Whether you operate aircraft with turbojet engines, turbofan engines, turboprop engines, or any other gas turbine engine type, then the ability of flight for your vehicle is made possible through jet fuel. Jet fuel is a specialized form of aviation fuel for gas turbine engine aircraft, and it is a mixture of hydrocarbons that is either colorless or straw-colored in appearance. Depending on the area of operation and the type of aircraft one is flying, there are numerous subtypes of jet fuel that can be used. To help you better understand jet fuel and its applications better, we will discuss the various types of jet fuel available, their compositions, and more.
For older, piston-powered aircraft, the most common type of fuel for combustion is avgas. This fuel is known for its high volatility which is beneficial for deterring preignition and for the improvement of carburetion properties. Despite this, turbine engines are able to utilize more diverse types of fuel due to their ability to inject fuel straight into the combustion chamber for ignition. As a result, gas turbine engines take advantage of jet fuel that is lower in cost, has higher flash points, and is safer to transport.
While early forms of jet fuel consisted of special synthetic fluids or kerosene, most jet fuels created after World War II are based in kerosene. This also led to standardization of jet fuels in both Britain and the United States, where Britain based their standards on lamp kerosene while American standards took from aviation gasoline practices. Over the following decades, standards would adjust as more optimal freezing points and flash points were found to balance expense and performance. In the United States, civilian jet fuel falls under the standards managed by ASTM International, while jet fuels for the military are subject to US department of Defense standardization. Meanwhile, both civilian and military jet fuels in Britain are subjected to standards made by the British Ministry of Defense. For the means of interoperability, British and United States military standards are often fairly harmonious with one another.
While there are a number of jet fuel types that one may use, the most common include Jet A, Jet A-1, Jet B, and TS-1 variations. The Jet A specification is generally only used in the United States, and it has been the standard there since the 1950s. Meanwhile, the Jet A-1 specification is followed by most of the globe. Both have a flash point exceeding 100 degrees Fahrenheit and an autoignition temperature of 410 degrees Fahrenheit, but the two differ when it comes down to their freezing points. While Jet A fuel has a standard freezing point of -40 degrees Fahrenheit, Jet A-1 freezes at -53 degrees Fahrenheit. Additionally, Jet A-1 contains an anti-static additive and less sulfur, making it safer. Aside from such characteristics, the density, specific energy, and energy density of both fuels is fairly comparable.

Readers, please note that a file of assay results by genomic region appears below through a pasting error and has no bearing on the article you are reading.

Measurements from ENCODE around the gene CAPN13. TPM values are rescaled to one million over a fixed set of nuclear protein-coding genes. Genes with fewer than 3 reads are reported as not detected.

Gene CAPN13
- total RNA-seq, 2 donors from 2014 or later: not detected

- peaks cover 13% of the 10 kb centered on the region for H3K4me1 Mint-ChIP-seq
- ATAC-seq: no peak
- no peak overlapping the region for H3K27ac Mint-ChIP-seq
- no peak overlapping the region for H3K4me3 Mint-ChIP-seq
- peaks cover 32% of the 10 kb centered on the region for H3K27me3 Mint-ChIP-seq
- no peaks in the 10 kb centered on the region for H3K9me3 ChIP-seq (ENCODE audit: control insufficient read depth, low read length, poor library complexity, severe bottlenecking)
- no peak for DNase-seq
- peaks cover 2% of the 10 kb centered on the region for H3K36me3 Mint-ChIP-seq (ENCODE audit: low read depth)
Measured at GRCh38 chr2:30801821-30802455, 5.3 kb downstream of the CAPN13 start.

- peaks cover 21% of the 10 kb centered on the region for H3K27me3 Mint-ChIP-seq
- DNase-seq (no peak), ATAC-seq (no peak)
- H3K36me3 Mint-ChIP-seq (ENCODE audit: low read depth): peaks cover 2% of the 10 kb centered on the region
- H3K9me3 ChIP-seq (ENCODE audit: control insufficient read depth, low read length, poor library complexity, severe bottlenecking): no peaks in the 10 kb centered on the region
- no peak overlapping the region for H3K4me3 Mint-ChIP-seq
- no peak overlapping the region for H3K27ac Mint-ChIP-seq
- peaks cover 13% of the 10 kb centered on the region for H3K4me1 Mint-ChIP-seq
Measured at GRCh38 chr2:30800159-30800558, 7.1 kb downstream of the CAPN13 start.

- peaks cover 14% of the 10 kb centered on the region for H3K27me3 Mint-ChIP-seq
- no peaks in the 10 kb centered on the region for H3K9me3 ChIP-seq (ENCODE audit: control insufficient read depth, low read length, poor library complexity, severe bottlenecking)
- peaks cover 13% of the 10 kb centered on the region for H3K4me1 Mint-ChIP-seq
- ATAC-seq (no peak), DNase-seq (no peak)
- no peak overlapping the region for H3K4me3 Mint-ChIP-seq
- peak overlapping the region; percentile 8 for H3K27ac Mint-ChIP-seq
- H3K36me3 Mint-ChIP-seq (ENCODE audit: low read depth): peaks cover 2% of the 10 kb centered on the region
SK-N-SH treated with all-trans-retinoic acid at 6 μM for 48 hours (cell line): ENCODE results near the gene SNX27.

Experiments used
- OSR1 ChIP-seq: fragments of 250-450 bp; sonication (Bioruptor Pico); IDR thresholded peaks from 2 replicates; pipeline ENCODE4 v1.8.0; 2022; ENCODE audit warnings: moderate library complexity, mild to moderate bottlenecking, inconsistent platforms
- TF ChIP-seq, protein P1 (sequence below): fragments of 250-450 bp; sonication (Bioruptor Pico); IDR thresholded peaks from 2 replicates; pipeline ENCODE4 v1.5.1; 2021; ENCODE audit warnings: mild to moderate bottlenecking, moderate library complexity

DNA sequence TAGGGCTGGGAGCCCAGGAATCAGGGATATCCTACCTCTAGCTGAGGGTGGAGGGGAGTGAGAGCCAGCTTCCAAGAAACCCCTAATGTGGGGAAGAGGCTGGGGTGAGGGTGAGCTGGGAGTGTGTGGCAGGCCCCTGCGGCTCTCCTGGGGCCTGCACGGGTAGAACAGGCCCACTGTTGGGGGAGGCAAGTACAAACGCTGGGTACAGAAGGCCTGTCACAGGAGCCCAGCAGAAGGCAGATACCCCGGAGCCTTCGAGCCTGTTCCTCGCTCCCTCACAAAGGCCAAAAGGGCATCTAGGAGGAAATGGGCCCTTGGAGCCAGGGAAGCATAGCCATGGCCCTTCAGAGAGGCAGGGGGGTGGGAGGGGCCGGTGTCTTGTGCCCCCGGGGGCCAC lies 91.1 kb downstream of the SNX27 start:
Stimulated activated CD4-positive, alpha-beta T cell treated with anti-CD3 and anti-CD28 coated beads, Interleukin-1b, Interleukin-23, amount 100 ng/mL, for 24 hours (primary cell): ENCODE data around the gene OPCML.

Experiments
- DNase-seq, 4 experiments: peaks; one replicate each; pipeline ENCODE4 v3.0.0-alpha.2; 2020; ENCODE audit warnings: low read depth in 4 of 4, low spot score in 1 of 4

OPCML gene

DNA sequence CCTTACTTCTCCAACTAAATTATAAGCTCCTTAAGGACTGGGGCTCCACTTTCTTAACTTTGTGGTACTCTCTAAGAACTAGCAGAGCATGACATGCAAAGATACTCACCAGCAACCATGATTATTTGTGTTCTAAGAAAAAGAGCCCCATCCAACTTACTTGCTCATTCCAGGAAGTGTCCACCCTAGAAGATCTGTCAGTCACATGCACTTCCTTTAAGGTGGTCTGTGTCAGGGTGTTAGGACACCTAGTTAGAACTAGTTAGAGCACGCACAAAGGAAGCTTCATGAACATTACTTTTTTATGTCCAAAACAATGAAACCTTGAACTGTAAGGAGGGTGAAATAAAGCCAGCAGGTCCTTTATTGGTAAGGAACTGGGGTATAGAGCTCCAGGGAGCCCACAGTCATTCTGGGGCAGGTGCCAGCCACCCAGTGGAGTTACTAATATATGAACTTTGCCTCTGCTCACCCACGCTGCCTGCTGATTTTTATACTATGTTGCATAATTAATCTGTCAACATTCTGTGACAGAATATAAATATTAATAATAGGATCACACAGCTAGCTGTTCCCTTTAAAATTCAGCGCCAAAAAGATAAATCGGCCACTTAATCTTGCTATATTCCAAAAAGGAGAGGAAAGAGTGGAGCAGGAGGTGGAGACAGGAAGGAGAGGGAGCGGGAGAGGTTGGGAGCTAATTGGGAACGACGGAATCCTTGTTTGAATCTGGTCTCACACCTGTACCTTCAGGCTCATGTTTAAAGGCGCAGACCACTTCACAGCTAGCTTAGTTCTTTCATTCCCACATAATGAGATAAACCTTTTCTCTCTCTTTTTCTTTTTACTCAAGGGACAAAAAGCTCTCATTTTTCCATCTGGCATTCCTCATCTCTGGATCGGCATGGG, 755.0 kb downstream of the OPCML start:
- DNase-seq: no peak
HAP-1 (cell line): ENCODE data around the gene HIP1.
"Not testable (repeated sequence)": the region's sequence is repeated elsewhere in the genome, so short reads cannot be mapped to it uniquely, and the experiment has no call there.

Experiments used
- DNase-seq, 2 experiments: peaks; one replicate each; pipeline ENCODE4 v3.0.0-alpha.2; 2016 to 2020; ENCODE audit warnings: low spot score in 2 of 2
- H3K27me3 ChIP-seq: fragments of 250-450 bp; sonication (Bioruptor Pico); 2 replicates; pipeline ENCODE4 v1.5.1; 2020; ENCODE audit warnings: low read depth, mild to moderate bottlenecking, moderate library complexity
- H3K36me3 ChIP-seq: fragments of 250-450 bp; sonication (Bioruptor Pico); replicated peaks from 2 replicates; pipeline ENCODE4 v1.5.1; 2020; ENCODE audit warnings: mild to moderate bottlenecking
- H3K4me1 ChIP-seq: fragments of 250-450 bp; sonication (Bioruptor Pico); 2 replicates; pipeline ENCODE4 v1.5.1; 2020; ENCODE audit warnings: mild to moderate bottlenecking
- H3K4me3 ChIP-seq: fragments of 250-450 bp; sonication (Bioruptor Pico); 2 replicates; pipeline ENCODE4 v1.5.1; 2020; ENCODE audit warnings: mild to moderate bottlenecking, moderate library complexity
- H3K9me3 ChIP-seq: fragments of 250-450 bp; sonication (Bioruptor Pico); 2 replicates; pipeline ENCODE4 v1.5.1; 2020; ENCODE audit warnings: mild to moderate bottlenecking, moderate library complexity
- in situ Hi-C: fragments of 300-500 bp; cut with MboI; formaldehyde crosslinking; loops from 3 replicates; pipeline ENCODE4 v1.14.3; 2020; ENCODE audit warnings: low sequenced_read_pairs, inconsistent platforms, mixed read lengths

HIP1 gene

Jet B fuel is another common type, coming in the form of a naphtha-kerosene fuel that is mostly used for cold-weather needs. Such fuel generally follows a mixture ratio of 30% kerosene and 70% gasoline, marking it as a wide-cut fuel. While Jet B fuel is very advantageous for extremely cold environments with a freezing point of -76 degrees Fahrenheit, it has a lighter composition which causes it to be more dangerous during handling. As a result, it is most commonly used for military aircraft and other planes operating in northern regions such as Canada, Alaska, and Russia.
TS-1 is the final major type of jet fuel that is used, that of which is mostly taken advantage of in Russia and surrounding countries. TS-1 jet fuel follows the Russian standard GOST 10227, which ensures a fuel that is optimal for cold-weather operations. While TS-1 fuel exhibits more volatility as compared to Jet A-1 fuel with a flash point of 82 degrees Fahrenheit, its freezing point is below -58 degrees Fahrenheit.
Depending on the needs of the operation and other various factors, jet fuel can take advantage of a number of additives. For example, additives such as DCI-4A and DCI-6A are corrosion inhibitors that serve civilian and military engines respectively, further protecting system components from breakdowns over time. Meanwhile, other additives come in the form of antioxidants for gumming prevention, antistatic agents for spark deterrence, fuel system icing inhibits for fuel line protection, biocides for microbe removal, and metal deactivators for increased thermal stability.
Regardless of the engine type, jet fuel, or additives, all fuel must be free from water contamination that results from atmospheric temperatures and humidity. Water can be absorbed into fuel, leading to microbial growth that may deter performance and engine health. Additionally, water droplets may freeze at higher temperatures than fuel, leading to obstructions and blockages which may quickly spell a hazard. As a result, regular inspections should be upheld, and ample protection must be implemented.
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